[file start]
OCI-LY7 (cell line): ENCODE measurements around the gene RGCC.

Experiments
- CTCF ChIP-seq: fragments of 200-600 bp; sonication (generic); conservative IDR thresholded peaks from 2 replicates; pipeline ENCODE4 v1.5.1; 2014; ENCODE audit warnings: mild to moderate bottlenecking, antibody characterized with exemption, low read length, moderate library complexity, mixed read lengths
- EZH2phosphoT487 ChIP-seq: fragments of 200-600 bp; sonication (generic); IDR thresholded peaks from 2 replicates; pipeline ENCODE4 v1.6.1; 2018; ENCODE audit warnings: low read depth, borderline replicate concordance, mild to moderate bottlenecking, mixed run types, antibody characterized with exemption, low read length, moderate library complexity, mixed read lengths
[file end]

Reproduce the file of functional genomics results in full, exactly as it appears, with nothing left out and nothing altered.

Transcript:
OCI-LY7 (cell line): ENCODE measurements around the gene RGCC.

Experiments
- CTCF ChIP-seq: fragments of 200-600 bp; sonication (generic); conservative IDR thresholded peaks from 2 replicates; pipeline ENCODE4 v1.5.1; 2014; ENCODE audit warnings: mild to moderate bottlenecking, antibody characterized with exemption, low read length, moderate library complexity, mixed read lengths
- EZH2phosphoT487 ChIP-seq: fragments of 200-600 bp; sonication (generic); IDR thresholded peaks from 2 replicates; pipeline ENCODE4 v1.6.1; 2018; ENCODE audit warnings: low read depth, borderline replicate concordance, mild to moderate bottlenecking, mixed run types, antibody characterized with exemption, low read length, moderate library complexity, mixed read lengths